Belgian awareness centre releases 2019 annual report

  • Awareness
  • 17/08/2020
  • Belgian Safer Internet Centre

In May 2020, Belgian awareness centre Child Focus published its annual report, a snapshot of the past year with trends and points for attention, and an opportunity to remember that Child Focus is not only the Foundation for Missing Children, but also for sexually exploited children. No effort is too much and, more than ever, the centre's attention remains focused on the most vulnerable young people. In this article, we look specifically at the results concerning online safety. 

Online safety is an important pillar within the scope of Child Focus. The organisation acts as a helpline when someone – young or old – has questions about safer use of the internet by minors. Child Focus has a team of specialised advisors who provide advice and assistance and actively participate in the search for a solution.

In 2019, Child Focus opened 267 different files on online safety. This is a slight decrease compared to 2018, when it concerned 275 files. Very striking in these figures is the fact that in 78 per cent of the cases, it concerns the possible violation of the sexual integrity of minors. This is a large increase compared to 2018, because back then, 64 per cent of the cases were about the sexual integrity of minors.

Grooming: girls remain vulnerable

34 files on online grooming were opened, a status quo compared to last year. Online grooming stands for the process by which an adult deliberately approaches minors with a sexual purpose. That sexual purpose can vary: it can be about an agreement to effectively engage in sexual abuse, but in some cases, it remains a question of sexual conversations or the exchange of images. Whether or not the groomer succeeds in their intention does not matter, it is in any case a serious offence. Exactly 80 per cent of the victims were girls and the vast majority were under the age of 16.

Problematic sexting: youngsters find us more

Send a spicy picture to your sweetheart? Must be possible! In itself, there is nothing wrong with sexting, as long as it is done without coercion and the right arrangements are made. But in some cases, it goes wrong - and when it goes wrong, it goes thoroughly wrong. In 2019, Child Focus opened 98 files related to problematic sexting (against 111 in 2018). Hopefully, the centre's prevention initiatives are at work and this downward trend will continue in the coming years. A striking and very positive development is that the number of young people that contact Child Focus has more than doubled in 2019.

Sextortion: another substantial increase

"Sextortion" stands for sexual extortion. With sextortion, young people are tempted to send nude photos or videos of themselves. Afterwards, it turns out it is not a romantic conversation, but the young person in question is extorted with these newly exchanged images. If they don't transfer money or sends new images, the perpetrators threaten to send the images to friends or family. This phenomenon is again on the rise, as we received 55 reports (compared to 46 in 2018 and 39 in 2017). Of these 55 reports, 44 (80 per cent) concerned financial extortion. In the remaining 11 cases, the perpetrators wanted extra footage. The victims of sextortion are often boys between the ages of 14 and 16, but it is certainly possible that girls are also victims of sextortion. Again, the percentage of young people who call us, increased in 2019. A positive trend!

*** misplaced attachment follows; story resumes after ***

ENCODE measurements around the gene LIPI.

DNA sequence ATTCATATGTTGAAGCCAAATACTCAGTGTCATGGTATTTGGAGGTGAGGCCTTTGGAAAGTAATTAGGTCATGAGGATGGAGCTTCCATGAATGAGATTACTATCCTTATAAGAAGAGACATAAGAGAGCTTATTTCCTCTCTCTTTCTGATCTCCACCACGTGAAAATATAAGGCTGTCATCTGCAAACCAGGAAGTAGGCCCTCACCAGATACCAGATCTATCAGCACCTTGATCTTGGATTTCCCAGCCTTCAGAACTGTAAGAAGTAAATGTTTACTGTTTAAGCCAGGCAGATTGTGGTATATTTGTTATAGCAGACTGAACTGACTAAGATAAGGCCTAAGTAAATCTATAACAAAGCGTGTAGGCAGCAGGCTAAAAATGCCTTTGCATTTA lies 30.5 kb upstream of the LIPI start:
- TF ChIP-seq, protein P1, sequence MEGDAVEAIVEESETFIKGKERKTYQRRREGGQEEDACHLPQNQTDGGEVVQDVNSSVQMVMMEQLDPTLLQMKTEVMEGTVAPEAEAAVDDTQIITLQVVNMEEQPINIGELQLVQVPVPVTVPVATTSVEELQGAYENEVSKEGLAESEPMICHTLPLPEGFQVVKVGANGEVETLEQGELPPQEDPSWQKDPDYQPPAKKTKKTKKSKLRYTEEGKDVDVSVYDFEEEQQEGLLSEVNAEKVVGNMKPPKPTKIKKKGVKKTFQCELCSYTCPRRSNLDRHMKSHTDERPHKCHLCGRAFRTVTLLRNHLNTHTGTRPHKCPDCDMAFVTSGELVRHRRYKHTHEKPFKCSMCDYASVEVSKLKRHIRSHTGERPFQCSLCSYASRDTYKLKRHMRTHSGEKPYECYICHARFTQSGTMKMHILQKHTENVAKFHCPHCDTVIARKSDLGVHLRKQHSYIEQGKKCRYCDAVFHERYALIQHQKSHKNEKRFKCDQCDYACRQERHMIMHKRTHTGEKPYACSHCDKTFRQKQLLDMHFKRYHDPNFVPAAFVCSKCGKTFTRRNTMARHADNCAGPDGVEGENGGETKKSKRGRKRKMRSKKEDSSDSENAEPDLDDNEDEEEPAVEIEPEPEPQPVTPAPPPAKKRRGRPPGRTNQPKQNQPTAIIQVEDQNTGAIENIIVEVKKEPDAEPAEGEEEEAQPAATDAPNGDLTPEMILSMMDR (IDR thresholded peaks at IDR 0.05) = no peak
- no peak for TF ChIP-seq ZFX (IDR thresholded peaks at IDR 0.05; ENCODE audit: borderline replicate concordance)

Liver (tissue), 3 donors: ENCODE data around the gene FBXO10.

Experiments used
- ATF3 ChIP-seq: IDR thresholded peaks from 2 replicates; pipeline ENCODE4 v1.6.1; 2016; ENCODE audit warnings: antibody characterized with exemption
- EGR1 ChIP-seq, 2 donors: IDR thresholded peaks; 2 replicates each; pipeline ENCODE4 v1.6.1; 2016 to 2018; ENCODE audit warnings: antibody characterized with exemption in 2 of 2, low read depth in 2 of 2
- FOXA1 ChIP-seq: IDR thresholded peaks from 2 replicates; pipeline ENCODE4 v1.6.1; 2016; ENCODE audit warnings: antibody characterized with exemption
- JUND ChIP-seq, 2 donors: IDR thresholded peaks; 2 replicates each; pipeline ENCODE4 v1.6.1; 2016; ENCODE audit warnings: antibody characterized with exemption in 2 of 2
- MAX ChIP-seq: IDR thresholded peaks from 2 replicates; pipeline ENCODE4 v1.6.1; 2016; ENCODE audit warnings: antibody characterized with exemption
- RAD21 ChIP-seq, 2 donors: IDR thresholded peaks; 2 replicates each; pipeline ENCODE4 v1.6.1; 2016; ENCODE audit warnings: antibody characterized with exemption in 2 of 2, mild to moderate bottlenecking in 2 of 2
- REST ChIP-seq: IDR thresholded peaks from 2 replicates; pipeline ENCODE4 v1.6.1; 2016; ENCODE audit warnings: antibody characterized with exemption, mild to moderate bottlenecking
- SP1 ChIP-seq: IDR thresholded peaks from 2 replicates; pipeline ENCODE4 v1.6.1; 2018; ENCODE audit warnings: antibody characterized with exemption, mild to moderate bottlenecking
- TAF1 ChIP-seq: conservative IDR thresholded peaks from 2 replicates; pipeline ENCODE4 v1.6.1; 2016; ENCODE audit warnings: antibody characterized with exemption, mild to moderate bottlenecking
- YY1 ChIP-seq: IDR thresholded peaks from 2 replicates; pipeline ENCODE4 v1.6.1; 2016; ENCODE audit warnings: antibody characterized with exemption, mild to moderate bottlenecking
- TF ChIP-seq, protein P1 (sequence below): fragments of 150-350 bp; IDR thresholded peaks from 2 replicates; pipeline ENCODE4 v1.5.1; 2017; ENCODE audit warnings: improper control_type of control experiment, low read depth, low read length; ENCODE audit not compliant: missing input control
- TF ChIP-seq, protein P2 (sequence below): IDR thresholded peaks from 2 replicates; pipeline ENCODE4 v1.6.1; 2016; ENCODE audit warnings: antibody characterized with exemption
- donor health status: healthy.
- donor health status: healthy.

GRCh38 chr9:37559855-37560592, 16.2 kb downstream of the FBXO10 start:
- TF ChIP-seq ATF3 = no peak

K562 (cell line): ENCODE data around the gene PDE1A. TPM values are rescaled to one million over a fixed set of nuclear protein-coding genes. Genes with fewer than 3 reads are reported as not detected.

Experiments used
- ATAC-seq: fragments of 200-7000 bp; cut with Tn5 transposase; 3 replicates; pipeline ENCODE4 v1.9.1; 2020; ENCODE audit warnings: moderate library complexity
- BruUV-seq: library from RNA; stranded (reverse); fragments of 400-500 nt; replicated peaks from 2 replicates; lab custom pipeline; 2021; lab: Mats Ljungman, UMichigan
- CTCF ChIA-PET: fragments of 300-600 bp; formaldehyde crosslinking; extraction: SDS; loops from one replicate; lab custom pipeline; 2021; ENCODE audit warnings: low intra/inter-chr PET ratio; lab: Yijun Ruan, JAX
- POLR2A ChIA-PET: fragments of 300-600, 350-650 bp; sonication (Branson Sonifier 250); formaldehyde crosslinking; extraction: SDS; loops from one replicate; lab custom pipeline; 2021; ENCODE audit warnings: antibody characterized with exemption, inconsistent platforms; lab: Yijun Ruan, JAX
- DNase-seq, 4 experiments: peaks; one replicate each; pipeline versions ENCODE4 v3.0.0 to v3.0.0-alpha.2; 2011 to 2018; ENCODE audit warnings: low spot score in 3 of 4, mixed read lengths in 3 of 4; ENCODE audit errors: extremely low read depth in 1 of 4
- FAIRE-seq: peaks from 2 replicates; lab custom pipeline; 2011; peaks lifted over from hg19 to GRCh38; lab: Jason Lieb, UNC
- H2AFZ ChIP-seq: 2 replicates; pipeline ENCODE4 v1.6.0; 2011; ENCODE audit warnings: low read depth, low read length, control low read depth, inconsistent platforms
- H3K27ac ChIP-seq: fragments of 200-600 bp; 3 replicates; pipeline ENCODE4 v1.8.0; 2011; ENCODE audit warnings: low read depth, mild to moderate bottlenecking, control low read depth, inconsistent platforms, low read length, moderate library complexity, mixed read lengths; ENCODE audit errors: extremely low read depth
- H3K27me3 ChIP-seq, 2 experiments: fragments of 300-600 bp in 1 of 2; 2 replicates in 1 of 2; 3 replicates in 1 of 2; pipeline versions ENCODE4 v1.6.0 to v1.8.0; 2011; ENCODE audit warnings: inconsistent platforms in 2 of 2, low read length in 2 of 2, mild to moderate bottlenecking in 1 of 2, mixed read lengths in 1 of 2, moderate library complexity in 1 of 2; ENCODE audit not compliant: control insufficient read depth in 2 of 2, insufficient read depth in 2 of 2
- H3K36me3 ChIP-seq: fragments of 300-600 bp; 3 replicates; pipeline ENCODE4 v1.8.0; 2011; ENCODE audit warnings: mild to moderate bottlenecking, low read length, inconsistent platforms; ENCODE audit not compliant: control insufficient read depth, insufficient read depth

Sexual harassment: no is no, and unsolicited is also no

In 2019, Child Focus opened 21 files on sexual harassment. In most cases, it concerns the undesirable sharing of sexual harassment, tinted messages or images to other young people, with "unsolicited dickpics" as the most well-known example. It remains an important part of our prevention work to make it clear that online sexuality experience is only okay when there is consent from both parties.

You can read the 2019 annual report of Child Focus in Dutch and in French.

Find out more information about the work of the Belgian Safer Internet Centre (SIC) generally, including its awareness raising, helpline, hotline and youth participation services, or find similar information for Safer Internet Centres throughout Europe.


Related news

Apetail Years 2020 study now released

  • Awareness
  • 20/08/2020
  • Belgian Safer Internet Centre

Apetail Years is a study of media ownership and use by children between the age of 6 and 12, and young people aged 12-18 in Flanders, conducted by Mediaraven, Mediawijs and imec-MICT-UGent every two years. Belgian awareness centre Child Focus was also involved. The results for Wallonia will be published at the end of 2020. These results provide interesting insight into how young people deal with the news, current events and societal debate.

Blue Whale challenge: what is it and what should you do?

  • Awareness
  • 21/08/2020
  • Belgian Safer Internet Centre

After a resurgence of the Blue Whale challenge online – which has been found to be a hoax – the Belgian awareness centre, Child Focus, has issued some simple tips for children and young people (and parents) on how to handle it should concerns arise. 

Internet Safe and Fun – An awareness initiative in partnership with industry

  • Awareness
  • 30/04/2020
  • Belgian Safer Internet Centre

On  Wednesday, 4 March 2020, the Belgian Safer Internet Centre (SIC) Child Focus worked with the private sector for the tenth year to raise awareness among fifth and sixth grade children of the importance of the safe use of the internet and social networks through the "Internet Safe and Fun" prevention programme. 

Belgian Safer Internet Centre: COVID-19 resources

The Belgian Safer Internet Centre has launched a number of initiatives and resources (in French or Dutch) on staying safe online during the COVID-19 pandemic. Below you can find them organised by topic.